Kamujin's picture

Fliping Screen Origin

I am making a lot of progress on my GUI port.

I am somewhat stuck on one issue and I'd like to hear what you all think about it.

In OpenGL, the Y axis is inverse relative to most GUI coordinate systems that I've used. In other words, the Y values get larger as you move from the bottom of the screen to the top.

Most GUI systems use the top left as the origin (0,0) for widget locations.

Obviously, I need to make an adjustment somewhere to account for this. My question is where? My current choices seem to be.

1) Build the whole system with a bottom-left origin. As this is most native, I would think things like mouse picking and gui events would be the simplest and fastest to compute.

2) Build the GUI system with a top-left origin and convert the coordinates when I construct the vertex arrays.

3) Build the GUI system with a top-left origin and convert the coordinates in a shader.

Is there an established "best practice" for this?


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JTalton's picture

I am also working on a GUI system, and yes that issue exists. It is really up to you.

I use the OpenGL method with the origin being in the bottom-left corner. I like this because I feel that the top of my widget should be greater than the bottom of my widget. If you use the System.Drawing.Rectangle it is the opposite with the top being less than the bottom. I got around this my making my own class called ScreenArea that has top greater than bottom.

Switching between top-left and bottom-left is as simple as changing your projection matrix and possibly subtracting your mouse Y from the window height on mouse input. Of course if you are using the OpenTK text rendering I believe it uses bottom-left so that may also need to be tweaked.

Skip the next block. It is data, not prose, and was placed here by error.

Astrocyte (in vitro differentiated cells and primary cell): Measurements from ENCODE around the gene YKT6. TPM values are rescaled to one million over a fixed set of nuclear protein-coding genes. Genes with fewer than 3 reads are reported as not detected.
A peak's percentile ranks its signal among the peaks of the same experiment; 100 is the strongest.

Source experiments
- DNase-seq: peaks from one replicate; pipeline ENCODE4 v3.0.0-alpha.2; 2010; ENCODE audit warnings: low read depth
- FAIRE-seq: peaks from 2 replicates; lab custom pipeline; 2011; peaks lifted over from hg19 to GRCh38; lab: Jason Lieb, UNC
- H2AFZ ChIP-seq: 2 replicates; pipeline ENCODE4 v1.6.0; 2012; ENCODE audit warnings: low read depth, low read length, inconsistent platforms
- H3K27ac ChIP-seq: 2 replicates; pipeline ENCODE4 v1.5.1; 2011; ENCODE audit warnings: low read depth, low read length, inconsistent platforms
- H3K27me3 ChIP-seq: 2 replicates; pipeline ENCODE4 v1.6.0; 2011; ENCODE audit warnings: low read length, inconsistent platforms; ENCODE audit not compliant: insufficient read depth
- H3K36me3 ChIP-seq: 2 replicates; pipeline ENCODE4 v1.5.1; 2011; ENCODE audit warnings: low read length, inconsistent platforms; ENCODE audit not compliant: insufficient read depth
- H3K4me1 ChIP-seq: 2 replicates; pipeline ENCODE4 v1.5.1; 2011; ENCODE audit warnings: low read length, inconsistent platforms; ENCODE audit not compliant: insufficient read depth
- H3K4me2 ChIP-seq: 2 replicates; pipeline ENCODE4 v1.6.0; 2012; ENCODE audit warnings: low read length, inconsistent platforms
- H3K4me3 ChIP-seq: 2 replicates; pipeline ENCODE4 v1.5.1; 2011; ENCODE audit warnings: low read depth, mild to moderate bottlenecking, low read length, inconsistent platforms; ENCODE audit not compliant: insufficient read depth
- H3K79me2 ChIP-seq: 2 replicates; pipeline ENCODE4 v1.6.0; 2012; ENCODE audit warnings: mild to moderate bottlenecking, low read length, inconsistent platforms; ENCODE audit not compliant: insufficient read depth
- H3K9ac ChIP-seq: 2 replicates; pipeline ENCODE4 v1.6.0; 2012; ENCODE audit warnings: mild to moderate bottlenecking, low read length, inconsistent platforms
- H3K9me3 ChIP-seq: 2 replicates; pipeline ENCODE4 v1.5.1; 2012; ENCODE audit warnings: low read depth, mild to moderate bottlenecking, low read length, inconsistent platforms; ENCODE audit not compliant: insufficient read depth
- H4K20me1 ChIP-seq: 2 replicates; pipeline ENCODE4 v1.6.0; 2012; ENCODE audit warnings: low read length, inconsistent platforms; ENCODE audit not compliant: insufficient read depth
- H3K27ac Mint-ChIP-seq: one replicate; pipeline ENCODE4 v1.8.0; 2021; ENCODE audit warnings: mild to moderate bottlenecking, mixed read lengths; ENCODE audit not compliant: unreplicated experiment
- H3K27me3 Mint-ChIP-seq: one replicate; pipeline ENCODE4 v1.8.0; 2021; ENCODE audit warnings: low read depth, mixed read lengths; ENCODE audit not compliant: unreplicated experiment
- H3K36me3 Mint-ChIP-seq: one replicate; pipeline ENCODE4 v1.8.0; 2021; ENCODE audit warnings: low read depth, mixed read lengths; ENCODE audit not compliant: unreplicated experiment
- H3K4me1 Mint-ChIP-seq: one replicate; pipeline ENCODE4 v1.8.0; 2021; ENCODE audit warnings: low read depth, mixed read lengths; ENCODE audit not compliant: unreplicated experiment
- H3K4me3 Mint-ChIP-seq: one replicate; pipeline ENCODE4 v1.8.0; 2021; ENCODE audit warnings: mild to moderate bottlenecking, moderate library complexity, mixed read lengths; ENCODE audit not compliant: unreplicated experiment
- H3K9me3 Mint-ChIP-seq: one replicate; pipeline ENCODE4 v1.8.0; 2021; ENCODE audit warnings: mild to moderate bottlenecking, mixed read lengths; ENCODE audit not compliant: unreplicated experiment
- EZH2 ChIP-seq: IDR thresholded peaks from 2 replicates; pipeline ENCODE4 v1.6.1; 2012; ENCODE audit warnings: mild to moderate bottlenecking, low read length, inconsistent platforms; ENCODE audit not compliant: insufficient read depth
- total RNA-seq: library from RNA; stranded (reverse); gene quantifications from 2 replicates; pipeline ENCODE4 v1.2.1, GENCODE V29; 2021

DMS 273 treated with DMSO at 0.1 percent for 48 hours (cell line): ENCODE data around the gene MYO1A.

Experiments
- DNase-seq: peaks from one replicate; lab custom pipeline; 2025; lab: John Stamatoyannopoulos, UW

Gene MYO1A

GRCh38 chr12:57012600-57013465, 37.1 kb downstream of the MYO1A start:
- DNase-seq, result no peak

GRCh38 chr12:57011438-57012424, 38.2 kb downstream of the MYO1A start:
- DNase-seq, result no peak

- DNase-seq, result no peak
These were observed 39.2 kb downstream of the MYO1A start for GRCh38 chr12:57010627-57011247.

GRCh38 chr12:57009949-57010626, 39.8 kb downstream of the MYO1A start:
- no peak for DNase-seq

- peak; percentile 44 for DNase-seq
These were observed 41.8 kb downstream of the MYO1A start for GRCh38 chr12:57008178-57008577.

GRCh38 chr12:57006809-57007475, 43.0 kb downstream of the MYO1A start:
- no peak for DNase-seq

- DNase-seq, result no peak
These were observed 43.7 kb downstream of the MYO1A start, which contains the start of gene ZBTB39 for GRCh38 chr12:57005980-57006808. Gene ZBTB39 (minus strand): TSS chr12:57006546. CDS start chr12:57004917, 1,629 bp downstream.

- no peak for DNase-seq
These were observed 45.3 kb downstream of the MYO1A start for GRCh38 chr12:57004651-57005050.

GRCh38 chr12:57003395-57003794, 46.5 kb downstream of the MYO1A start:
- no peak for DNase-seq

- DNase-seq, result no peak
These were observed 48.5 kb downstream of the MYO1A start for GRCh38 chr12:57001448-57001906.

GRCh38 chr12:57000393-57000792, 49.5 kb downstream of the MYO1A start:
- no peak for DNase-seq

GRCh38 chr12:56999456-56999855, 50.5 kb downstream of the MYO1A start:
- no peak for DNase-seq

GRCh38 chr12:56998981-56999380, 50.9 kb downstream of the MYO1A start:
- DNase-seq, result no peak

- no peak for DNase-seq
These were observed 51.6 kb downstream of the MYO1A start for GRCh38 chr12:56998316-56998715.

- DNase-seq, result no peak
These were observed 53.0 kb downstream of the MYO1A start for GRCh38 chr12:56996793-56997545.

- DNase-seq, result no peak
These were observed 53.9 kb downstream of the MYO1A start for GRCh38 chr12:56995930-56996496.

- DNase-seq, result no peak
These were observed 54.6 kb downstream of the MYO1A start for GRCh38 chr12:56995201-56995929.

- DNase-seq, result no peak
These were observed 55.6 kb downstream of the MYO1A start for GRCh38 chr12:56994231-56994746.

I'd love to hear more about your design and screen shots. :)

Out of town for a week... may have internet access...

Kamujin's picture

I am working on a port of a GUI that I built under MDX1.1 and XNA. Screenshots of the pre-ported version can be seen at www.robotechmmo.com in the screenshots section.

Thanks for the advice.

the Fiddler's picture

OpenTK text rendering uses top-left as (0, 0), as this simplifies text layout (which is done through System.Drawing).

This is a personal preference, but I generally find it easier / more intuitive to setup an ortho projection with (0, 0) as top-left and build the GUI with that.

Inertia's picture

With the texture loaders I've faced a similar problem (decided to flip the image for optimization reasons that require the texture matrix to be identity), but the solution might be interesting.

Think of Matrices as a definition for a coordinate system. How do you have to modify it to flip the Y axis? Mirror the Y axis and translate the origin.

GL.Scale( 1f, -1f, 1f );
GL.Translate( 0f, -height, 0f );

Edit: changed discussion's subject to something more descriptive than "Looking for advice"

Kamujin's picture

I have decided to use an orthographic projection matrix with a top-left origin for the GUI system. This seems to have the lowest cost in terms of complexity and speed. Also, it seems to be consistent with OpenTK's font system.

I use shaders with a worldViewProjection matrix passed as a uniform, so for my app I am calling...

    this.modelViewProjection = Matrix4Helper.CreateOrthographicProjection(0, screenSize.Width, 0, screenSize.Height, 0, 1);

on any screen resize events.

Kamujin's picture

OK, so it seems that Mouse.X and Mouse.Y are in top/left origin format too?

objarni's picture

@Kamujin: yup Windows.Forms have top-left as origin, Y going down X going right.

the Fiddler's picture

True, and OpenTK respects that for consistency.

Inertia's picture

Since the original question has been answered sufficiently, I guess it's ok to go offtopic :P

shaders with a worldViewProjection matrix passed as a uniform

You said that before, but I still don't quite get the advantage of this over using GL built-in uniforms (I assume you are doing this to use GL_EXT_draw_instanced?). How are you retrieving gl_NormalMatrix in the shader? Manually inverting the 3x3 rotation part?

Kamujin's picture

When I port over the rest of my game project, there will be cases where the shaders will need access to the model, view, or projection matrices separately (If I am remembering correctly), so I thought it would be a good idea to get used to passing matrices manually.

I am an intermediate level 3d graphics programmer at best, so forgive me if my technique lacks a certain elegance.